State your idea and ask for data
Who are you with respect to data? In everyday life you are more likely to be an app user rather than a data user. Having fun with your smart phone, tablet or laptop, finding out what to buy and where to go on the internet. In this situation you often do not know what data is used or where the data comes from. No big deal, you would say. You use the app, have fun with it or make better decisions by using (open) data. But are you aware of how the app builder decided what your question was? And is the app you are using really suited for your specific needs?
App builders rely on available data and try to figure out what they can do with that. Fact is that, with the currently available data, this is probably not sufficient to have your specific needs satisfied. Nor will it bring out the full potential of the mountain of ideas and data we are all sitting on as a community. The obvious apps are now built for a public of millions of people, all without asking someone “what are you exactly looking for”?
So will present and future apps cover all your needs? Presumably not. For the less obvious ideas or solutions, your knowledge and initiatives are crucial. The ideas that no one will think of at first. Or ideas that are just too sophisticated to be developed by someone, or even an organization, alone. Not to speak of stakeholders that are reluctant to cooperate.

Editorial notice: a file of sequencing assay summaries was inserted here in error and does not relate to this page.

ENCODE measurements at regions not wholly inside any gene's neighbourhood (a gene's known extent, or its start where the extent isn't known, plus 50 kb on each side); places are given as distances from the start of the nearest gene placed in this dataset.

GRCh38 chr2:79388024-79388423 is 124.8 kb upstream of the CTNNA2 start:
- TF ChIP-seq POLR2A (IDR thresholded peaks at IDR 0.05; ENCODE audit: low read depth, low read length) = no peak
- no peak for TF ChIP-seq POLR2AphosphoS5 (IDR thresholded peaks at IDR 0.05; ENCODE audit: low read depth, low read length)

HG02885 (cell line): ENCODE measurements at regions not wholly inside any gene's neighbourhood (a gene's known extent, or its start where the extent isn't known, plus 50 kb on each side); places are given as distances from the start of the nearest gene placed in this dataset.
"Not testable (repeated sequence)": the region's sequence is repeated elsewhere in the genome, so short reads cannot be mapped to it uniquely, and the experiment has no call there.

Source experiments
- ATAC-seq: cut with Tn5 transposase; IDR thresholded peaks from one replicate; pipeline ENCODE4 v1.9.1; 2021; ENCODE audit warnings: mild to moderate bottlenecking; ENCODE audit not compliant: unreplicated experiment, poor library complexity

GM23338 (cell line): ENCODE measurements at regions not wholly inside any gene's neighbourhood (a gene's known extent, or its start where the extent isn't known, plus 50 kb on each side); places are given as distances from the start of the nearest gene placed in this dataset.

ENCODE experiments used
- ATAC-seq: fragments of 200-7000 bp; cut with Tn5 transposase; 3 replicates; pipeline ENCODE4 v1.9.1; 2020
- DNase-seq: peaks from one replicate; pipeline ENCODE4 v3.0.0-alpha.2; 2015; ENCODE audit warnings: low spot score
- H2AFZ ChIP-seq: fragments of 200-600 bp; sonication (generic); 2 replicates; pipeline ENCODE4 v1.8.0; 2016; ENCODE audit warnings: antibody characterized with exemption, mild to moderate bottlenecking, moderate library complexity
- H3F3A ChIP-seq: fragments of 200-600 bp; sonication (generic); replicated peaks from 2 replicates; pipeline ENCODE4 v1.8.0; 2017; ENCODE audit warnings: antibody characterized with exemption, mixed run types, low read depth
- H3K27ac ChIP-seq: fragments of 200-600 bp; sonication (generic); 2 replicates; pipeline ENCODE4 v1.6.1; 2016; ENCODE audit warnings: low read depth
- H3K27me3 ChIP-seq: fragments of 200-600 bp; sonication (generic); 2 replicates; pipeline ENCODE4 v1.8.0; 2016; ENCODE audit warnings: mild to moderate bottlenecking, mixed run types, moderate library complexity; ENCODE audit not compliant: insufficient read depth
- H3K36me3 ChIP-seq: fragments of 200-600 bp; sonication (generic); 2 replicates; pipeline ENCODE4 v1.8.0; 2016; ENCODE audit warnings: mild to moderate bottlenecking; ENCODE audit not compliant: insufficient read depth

That is the point where you come into the spotlight. You, with the specific knowledge of what is necessary in your daily life. You most probably know perfectly well what problems you want to be addressed. My point is: address them!
For example. Call or mail your Health Care insurance or Hospital and ask them to make a comparison between the queue time before treatment or number of people treated (including their customer experience) for several locations in your neighborhood. It probably brings you useful information on what to expect and where to go. However no hospital has brought out the idea yet. But the data is there! But if there is no good reason to use this data, no one will ever use it.
The same goes for organizations and government. Lots of knowledge, questions and ideas are latent and thereby invisible. No one mentions them in public or asks them at the right place. This results in unanswered questions and unsolved problems. These problems will only get solved, when you speak out and address the right organization or people. Be the one who lets others think: Why on earth did no one think of this before and asked for it?
To conclude my argument: spill your ideas. Point out your problem to your organization or interest group and ask for the data that could provide you the solution to your problem. Solutions mostly start with a question and when you are a group asking the question, organizations rarely hesitate. The answer will be available soon.